• When we connect with people because we want to pick their brain or benefit from their advice or opinion – without clearly making that request to them, we’re once again not being there for them. Our interaction is based on our own needs and interests and the other person might believe we’re having a genuine two-sided interaction rather than us actually needing something from them. If it hasn’t been stated clearly, we run the risk of that misunderstanding and the other person might feel unseen or not appreciated for who they are, but rather used for what we get out of them.
  • When we’re only listening to what someone is telling us about themselves either to relate it to our own experience or to get a chance to bring it back to ourselves – for example by saying “oh yes! The same happened to me, let me tell you about it” and start talking about ourselves instead, we’re not hearing the other person. The interaction and their sharing only becomes a reason to make it about ourselves – and in doing so, we’re not truly and genuinely connecting with them.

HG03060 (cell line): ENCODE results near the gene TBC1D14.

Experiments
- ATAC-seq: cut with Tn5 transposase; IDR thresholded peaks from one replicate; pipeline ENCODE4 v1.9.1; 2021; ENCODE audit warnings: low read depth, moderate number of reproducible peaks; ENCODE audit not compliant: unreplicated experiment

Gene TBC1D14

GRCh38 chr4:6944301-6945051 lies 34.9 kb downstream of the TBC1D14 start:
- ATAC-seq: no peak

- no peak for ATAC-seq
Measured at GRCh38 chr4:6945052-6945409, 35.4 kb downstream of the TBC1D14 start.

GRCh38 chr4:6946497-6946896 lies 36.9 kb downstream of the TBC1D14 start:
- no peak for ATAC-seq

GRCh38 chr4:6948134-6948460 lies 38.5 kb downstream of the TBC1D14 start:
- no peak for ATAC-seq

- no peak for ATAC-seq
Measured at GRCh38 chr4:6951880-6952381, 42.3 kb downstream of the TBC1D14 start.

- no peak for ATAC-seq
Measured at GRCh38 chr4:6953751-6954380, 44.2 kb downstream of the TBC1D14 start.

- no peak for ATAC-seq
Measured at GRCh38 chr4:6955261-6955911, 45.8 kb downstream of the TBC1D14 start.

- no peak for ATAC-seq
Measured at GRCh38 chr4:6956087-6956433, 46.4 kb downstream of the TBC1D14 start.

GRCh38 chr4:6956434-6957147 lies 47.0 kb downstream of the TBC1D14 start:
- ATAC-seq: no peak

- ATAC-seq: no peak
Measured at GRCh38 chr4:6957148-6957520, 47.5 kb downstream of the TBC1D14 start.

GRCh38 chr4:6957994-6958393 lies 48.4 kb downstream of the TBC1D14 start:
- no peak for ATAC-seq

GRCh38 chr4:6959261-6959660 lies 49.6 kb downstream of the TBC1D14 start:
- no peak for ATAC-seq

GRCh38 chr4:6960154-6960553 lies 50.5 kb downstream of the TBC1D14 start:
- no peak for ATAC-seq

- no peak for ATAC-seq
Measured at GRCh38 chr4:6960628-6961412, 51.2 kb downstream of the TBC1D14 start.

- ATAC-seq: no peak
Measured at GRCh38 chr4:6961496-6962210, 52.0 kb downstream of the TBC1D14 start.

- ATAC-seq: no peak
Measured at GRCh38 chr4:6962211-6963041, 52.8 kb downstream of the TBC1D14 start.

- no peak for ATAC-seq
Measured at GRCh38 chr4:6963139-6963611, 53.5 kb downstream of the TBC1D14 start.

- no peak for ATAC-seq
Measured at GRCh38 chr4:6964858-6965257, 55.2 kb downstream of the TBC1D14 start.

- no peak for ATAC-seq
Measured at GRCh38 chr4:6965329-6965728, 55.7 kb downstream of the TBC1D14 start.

• When we connect with someone and politely ask them how they are and what’s going on for them, but only half listen or get distracted thinking about something else or checking our phone, we’re not hearing the other being who’s there with us. We’re probably patiently waiting for our turn to talk to have the opportunity to talk about ourselves. But we’re not seeing or understanding them. They’re almost invisible to us.